No. 6 Clemson not worried about rankings
Clemson coach Dabo Swinney isn't focused on his team's rise up the rankings, even if it has others planning for the playoffs.
Clemson held off a fourth-quarter rally by Notre Dame, Tigers defensive tackle Carlos Watkins stopping quarterback DeShone Kizer on what would've been a tying 2-point conversion with 7 seconds left in a 24-22 victory at waterlogged Death Valley.
The victory lifted Clemson (4-0, 1-0 Atlantic Coast Conference) six spots to sixth Sunday in the Top 25. Pump the breaks, Swinney said, because there's a long way to go.
''That's the thing with this stuff,'' Swinney said Sunday by phone from Clemson, South Carolina. ''Everybody wants to try and end the season after three games or four games. It's so funny to see the rhetoric, `OK, these teams are in.'
''Look around college football. Who was No. 6 last week? You've got to go play the games.''
For Clemson, that starts next week against sliding Georgia Tech (2-3, 0-2), which has lost its last three.
Clemson players talked much of last week about earning national respect. After defeating the Irish, Swinney hopes the Tigers can keep the finely honed edge they showed in the win over the final two months of the regular season.
''It's great to know we're in the mix, in the conversation,'' Swinney said. ''But we've only played four games, not even half our season.''
Still, things lay out quite nicely for Clemson. It's next four opponents in the Yellow Jackets, Boston College, Miami and North Carolina State, all lost this past Saturday. The biggest hurdle, a Nov. 7 matchup against three-time defending ACC champion Florida State, is at home.
Clemson tailback Wayne Gallman, who rushed for 98 yards, said the team's challenge against Notre Dame was showing outsiders the Tigers belonged among the game's very best.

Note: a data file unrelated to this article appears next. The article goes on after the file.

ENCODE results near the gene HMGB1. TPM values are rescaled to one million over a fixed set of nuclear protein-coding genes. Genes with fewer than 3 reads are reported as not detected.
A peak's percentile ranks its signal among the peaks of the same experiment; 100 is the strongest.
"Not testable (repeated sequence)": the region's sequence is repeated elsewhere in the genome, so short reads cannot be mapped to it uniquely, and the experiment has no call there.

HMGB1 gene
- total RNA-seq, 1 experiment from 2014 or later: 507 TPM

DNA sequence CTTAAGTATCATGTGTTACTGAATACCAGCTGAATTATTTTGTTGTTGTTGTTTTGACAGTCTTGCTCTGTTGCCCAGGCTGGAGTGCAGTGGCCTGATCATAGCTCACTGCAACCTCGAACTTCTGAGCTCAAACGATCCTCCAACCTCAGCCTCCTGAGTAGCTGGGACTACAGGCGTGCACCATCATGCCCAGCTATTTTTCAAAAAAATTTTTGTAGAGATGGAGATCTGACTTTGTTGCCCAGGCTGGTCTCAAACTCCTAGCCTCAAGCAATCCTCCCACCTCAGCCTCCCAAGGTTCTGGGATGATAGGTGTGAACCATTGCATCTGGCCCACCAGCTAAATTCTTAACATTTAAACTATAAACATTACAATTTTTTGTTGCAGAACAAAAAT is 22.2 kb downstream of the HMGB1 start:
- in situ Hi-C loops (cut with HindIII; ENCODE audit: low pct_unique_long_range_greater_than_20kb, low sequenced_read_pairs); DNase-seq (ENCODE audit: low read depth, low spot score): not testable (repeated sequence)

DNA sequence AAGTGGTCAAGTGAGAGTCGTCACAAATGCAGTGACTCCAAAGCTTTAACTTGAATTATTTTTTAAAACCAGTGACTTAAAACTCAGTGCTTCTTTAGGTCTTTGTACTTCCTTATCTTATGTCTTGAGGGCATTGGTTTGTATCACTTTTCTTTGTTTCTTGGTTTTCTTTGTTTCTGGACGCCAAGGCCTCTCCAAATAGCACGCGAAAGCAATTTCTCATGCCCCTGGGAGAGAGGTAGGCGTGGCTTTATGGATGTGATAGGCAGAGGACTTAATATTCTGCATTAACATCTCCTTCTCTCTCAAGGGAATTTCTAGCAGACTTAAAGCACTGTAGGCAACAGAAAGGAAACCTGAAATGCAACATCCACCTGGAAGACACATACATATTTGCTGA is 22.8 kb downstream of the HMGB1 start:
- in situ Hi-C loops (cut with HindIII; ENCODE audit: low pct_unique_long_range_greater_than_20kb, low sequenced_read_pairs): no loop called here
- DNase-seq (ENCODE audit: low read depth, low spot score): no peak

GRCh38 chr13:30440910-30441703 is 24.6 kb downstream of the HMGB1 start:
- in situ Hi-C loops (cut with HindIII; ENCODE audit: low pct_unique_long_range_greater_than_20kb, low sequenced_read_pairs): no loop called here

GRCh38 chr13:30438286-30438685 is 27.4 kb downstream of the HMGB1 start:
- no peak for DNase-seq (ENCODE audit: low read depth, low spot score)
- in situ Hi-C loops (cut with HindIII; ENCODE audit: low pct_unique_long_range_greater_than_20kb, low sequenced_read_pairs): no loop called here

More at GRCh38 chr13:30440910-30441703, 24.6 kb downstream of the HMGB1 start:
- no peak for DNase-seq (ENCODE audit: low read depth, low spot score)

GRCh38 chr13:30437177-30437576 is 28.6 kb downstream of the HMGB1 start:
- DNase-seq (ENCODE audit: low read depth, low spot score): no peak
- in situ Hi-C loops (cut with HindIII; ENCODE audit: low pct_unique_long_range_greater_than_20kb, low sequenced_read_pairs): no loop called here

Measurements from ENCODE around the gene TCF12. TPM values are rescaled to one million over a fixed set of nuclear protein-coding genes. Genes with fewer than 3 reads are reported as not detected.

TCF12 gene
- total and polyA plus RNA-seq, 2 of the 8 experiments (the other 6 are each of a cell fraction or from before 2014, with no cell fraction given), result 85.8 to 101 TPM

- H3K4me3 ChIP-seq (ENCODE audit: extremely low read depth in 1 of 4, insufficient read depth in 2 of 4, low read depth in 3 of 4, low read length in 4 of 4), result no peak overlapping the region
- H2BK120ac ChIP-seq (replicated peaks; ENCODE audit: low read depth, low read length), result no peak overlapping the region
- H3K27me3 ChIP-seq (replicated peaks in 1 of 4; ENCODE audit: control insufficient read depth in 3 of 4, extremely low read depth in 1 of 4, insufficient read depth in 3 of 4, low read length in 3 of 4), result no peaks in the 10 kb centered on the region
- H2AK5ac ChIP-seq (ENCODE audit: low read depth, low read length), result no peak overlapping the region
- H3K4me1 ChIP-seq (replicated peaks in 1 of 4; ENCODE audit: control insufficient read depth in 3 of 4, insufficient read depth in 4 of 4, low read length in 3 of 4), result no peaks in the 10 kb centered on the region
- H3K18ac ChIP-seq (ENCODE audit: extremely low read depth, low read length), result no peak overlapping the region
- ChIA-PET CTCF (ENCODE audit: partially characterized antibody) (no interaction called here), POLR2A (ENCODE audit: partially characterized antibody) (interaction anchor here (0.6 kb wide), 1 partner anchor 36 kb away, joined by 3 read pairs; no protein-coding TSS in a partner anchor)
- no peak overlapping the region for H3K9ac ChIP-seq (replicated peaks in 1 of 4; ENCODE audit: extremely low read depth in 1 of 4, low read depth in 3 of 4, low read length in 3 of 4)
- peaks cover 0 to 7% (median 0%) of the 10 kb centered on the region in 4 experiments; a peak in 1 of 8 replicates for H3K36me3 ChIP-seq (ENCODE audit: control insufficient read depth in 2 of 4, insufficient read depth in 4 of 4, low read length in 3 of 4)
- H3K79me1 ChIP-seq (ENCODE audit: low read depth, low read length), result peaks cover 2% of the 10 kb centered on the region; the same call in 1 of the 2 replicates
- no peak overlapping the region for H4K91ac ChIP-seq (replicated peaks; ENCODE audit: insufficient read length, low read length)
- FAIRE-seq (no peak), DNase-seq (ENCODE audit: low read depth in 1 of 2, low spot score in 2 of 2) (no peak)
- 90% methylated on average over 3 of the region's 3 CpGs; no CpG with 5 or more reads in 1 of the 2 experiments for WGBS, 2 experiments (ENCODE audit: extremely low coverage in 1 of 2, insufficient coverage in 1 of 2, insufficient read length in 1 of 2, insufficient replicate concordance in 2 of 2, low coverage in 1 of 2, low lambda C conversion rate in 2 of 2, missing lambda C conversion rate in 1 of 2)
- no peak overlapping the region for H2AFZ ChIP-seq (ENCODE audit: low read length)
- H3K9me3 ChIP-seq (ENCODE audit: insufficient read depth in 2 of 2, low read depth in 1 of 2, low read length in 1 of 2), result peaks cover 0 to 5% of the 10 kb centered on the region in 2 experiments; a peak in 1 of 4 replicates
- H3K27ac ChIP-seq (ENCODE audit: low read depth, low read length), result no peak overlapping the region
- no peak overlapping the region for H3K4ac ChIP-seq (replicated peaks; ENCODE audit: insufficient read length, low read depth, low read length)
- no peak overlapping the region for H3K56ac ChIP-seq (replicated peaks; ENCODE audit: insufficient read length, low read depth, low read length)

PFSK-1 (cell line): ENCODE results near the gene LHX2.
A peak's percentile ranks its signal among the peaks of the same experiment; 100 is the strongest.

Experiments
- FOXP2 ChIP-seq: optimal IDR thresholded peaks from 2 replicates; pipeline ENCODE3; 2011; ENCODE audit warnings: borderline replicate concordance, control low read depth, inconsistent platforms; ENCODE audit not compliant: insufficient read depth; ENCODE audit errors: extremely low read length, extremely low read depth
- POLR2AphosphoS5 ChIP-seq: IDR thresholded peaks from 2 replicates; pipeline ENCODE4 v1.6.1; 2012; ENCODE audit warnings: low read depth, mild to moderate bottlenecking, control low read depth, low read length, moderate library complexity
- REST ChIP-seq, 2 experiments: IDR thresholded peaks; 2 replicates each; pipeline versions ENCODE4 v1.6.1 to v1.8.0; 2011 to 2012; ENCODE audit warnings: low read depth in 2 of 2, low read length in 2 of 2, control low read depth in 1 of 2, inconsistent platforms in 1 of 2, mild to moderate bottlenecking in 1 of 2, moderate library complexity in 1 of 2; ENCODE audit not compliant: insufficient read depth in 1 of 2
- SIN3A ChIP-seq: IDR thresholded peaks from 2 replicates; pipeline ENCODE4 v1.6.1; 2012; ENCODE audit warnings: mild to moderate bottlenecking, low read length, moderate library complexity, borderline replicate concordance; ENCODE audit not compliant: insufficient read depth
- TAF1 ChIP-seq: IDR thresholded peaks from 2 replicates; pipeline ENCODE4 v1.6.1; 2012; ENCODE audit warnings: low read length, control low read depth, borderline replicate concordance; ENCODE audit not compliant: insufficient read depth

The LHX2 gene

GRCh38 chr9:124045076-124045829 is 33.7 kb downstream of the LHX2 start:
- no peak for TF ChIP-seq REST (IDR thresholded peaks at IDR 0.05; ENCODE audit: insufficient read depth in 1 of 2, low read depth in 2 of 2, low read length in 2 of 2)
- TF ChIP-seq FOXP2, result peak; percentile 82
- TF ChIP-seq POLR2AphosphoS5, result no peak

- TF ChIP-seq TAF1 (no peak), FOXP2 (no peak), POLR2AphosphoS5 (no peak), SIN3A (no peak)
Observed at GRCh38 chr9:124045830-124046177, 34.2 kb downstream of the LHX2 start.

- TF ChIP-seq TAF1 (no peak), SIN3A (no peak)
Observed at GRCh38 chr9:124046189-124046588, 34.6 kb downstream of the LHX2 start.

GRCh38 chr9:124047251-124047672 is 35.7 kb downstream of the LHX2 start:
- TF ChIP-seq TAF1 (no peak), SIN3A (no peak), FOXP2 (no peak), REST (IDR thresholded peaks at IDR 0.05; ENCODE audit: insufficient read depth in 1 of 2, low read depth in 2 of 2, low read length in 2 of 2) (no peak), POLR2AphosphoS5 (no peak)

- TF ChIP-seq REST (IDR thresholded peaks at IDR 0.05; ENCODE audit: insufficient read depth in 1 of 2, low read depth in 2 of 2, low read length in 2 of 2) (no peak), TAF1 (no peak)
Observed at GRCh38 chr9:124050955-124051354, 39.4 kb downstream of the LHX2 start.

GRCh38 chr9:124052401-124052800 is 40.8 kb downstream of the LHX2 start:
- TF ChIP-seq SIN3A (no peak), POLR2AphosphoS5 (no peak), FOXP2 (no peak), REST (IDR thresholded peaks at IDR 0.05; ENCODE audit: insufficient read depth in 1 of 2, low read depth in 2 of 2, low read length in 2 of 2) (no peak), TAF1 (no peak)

''All the critics said we can't do this, we can't do that,'' Gallman said. ''We proved it and we have more to prove, so we aren't done.''
They also aren't a finished product.
Swinney said the biggest disappointment against the Irish was an awful fourth quarter where Clemson surrendered most of its 21-3 lead. A Tiger defense that had limited the Irish to 212 yards the first three quarters gave up 225 yards in the final period.
Notre Dame (4-1), which fell from sixth to No. 15 on Sunday, overcame two turnovers in the final seven minutes to come up just short. Clemson could've locked things up on offense with a first-down or two, yet went three-and-out on its final three series with the game on the line. Swinney said the problems are easily fixable.
''The best thing is we're 4-0 and haven't come close to playing our best football and our best game,'' he said.
Clemson has crumbled in the face of national expectations at times the past decade. In 2006, the Tigers leaped into the top 10 after a nationally televised beat down of highly ranked Georgia Tech that left them 7-1 and filled with hope for bigger things.
Clemson, lost, lost three of its next four games, to miss out on an ACC title.
In 2011, Clemson opened 8-0 and stood No. 8 in the country and fluttered the hearts of supporters for the school's first national crown since 1981. Again, the Tigers dropped three of the next four and, after rebounding for the ACC championship, became a college football punchline with its 70-33 blowout loss to West Virginia in the Orange Bowl.
Swinney wants his players concentrating on the next step, not the ultimate prize.
''I'd be very surprised if it wasn't,'' Swinney said.